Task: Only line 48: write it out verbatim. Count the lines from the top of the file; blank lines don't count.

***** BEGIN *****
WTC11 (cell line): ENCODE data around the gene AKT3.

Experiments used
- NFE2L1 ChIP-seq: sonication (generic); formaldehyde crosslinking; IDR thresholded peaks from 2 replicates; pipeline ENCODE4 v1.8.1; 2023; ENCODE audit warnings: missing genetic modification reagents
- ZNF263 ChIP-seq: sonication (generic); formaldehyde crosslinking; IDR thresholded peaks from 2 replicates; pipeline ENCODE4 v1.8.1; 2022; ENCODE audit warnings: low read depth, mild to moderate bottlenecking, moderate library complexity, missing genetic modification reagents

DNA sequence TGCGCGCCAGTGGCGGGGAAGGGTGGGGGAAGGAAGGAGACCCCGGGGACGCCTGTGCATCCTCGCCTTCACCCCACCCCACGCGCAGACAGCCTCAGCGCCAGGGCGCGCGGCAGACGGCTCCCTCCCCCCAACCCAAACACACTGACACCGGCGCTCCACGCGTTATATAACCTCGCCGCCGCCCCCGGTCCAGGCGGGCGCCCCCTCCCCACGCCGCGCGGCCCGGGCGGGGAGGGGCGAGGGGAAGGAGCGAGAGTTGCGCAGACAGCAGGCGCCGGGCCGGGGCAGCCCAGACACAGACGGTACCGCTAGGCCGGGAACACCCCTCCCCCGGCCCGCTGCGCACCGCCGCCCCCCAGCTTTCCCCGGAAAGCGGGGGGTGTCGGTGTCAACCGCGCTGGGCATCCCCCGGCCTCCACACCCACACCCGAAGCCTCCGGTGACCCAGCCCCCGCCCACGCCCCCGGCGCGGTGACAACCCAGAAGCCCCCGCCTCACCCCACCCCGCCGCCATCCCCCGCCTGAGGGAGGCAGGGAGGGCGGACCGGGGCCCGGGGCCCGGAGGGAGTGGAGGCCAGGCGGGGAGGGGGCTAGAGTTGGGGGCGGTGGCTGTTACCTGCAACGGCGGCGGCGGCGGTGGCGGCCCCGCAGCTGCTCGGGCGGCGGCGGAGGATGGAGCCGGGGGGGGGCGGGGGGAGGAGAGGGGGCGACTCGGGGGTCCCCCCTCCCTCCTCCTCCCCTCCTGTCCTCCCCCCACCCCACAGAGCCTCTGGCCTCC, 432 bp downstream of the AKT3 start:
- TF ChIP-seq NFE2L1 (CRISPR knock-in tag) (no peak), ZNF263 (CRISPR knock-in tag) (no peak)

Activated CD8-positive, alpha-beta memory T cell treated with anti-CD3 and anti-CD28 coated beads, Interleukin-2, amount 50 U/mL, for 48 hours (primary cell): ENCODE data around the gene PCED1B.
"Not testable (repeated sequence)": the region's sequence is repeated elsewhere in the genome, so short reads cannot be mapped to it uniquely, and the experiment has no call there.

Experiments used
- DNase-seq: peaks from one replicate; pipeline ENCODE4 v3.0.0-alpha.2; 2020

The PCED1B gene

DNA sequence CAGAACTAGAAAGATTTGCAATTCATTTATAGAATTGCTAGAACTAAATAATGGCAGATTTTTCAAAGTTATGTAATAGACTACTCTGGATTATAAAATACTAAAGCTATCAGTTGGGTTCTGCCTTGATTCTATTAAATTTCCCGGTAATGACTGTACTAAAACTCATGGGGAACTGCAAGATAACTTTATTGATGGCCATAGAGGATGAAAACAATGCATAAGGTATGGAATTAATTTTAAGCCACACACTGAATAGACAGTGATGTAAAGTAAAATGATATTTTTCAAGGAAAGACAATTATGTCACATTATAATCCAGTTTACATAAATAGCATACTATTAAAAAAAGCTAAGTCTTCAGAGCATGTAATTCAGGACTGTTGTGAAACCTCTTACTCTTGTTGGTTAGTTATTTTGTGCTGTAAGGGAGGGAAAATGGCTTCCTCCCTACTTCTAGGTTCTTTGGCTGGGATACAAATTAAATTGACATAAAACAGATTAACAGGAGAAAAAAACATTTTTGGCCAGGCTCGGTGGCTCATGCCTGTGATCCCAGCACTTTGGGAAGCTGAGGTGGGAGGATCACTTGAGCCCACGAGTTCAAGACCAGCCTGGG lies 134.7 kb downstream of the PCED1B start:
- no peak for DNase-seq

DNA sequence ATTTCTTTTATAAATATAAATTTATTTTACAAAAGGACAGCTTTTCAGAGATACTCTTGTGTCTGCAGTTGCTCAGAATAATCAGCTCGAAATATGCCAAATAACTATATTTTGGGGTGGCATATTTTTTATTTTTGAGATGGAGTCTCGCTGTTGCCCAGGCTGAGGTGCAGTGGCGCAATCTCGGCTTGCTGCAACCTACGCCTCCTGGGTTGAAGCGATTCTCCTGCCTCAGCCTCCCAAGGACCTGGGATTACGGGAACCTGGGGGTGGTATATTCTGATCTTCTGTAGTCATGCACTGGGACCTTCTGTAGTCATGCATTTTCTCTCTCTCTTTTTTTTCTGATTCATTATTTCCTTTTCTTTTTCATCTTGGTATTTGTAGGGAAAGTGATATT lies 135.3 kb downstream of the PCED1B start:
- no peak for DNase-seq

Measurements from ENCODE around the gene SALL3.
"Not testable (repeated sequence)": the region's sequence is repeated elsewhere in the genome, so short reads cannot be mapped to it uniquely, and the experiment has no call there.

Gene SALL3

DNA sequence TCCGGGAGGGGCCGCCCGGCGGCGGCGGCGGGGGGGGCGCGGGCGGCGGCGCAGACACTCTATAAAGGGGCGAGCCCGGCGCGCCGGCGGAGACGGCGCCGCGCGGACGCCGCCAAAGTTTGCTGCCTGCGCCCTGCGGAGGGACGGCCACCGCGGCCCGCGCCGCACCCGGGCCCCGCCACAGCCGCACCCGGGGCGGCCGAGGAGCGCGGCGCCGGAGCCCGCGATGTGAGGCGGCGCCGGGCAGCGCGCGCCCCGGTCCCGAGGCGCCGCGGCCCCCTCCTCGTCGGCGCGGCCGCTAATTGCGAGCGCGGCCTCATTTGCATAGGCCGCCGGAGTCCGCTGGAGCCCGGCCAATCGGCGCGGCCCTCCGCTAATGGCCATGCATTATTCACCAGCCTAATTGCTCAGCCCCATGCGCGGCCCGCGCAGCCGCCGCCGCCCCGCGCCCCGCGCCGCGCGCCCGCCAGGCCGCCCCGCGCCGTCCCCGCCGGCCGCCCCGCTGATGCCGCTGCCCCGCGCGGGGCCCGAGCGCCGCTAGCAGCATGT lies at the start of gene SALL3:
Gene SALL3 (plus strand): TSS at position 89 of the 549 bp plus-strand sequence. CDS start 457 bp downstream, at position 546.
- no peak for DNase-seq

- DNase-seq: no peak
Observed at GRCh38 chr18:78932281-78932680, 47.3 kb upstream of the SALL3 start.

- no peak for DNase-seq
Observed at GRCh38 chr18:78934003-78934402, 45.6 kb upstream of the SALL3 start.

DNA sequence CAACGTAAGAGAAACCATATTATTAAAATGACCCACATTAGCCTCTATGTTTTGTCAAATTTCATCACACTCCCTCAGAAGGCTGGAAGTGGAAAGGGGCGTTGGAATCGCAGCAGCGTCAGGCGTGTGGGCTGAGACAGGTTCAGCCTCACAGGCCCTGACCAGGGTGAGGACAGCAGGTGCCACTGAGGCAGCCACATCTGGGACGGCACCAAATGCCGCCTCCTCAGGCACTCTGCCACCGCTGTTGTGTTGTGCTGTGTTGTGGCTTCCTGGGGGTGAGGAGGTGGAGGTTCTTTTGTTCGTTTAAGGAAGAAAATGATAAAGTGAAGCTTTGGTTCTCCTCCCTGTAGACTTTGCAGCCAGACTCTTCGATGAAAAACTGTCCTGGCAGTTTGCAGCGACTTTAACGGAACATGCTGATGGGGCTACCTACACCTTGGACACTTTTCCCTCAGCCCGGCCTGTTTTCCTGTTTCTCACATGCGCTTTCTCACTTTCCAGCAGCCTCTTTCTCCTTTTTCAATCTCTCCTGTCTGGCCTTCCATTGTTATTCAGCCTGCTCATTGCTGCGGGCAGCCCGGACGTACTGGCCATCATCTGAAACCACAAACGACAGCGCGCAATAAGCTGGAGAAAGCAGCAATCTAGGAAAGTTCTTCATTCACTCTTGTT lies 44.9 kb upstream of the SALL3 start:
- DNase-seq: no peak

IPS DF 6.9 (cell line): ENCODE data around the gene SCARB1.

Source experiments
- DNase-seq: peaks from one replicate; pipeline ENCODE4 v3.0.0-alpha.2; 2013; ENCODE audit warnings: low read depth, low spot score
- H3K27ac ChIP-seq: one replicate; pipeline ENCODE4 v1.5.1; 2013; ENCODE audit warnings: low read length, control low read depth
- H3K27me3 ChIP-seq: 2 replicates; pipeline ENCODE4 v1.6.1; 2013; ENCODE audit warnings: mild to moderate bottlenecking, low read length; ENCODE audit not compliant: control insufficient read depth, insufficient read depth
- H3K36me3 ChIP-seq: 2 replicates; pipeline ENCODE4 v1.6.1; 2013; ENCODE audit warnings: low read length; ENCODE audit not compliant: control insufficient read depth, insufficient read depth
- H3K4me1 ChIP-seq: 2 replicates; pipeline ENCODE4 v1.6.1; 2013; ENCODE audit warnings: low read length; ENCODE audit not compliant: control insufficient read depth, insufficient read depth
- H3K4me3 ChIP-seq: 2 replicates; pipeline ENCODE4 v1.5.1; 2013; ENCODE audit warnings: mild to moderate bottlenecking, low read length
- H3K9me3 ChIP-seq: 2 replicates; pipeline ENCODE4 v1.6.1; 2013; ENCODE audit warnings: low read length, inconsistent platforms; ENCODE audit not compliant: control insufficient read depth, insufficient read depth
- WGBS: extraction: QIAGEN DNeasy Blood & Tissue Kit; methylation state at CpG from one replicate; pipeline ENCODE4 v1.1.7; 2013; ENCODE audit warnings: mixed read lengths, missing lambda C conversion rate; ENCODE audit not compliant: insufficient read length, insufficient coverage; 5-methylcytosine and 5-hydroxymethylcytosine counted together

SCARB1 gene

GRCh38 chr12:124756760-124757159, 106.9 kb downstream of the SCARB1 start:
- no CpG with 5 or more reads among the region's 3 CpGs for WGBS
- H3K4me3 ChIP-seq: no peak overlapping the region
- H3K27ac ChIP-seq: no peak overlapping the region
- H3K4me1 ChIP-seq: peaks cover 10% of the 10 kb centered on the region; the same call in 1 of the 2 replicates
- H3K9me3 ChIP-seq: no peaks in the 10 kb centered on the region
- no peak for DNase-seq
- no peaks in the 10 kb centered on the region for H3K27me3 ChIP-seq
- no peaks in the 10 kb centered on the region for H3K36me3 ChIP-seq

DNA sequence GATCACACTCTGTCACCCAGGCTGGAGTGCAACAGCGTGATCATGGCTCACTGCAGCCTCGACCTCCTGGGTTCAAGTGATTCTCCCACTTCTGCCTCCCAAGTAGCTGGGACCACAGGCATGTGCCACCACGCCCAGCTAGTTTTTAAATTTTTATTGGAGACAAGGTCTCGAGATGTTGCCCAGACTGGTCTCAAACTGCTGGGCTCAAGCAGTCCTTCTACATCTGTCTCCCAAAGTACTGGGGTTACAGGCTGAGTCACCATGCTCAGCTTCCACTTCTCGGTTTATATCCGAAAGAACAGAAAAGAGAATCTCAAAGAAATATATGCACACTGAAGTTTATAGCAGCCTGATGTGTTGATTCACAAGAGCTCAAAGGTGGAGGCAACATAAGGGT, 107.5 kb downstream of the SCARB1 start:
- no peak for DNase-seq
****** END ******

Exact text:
DNA sequence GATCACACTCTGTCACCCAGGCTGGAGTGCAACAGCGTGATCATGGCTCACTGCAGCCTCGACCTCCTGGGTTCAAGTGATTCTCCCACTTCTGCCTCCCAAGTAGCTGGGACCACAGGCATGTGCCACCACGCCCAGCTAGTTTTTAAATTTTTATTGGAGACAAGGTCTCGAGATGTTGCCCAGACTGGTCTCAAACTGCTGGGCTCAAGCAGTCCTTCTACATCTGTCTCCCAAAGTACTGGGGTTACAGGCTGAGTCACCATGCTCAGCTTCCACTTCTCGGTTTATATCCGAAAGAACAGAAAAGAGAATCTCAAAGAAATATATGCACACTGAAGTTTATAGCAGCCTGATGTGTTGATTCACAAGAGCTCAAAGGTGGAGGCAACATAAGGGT, 107.5 kb downstream of the SCARB1 start: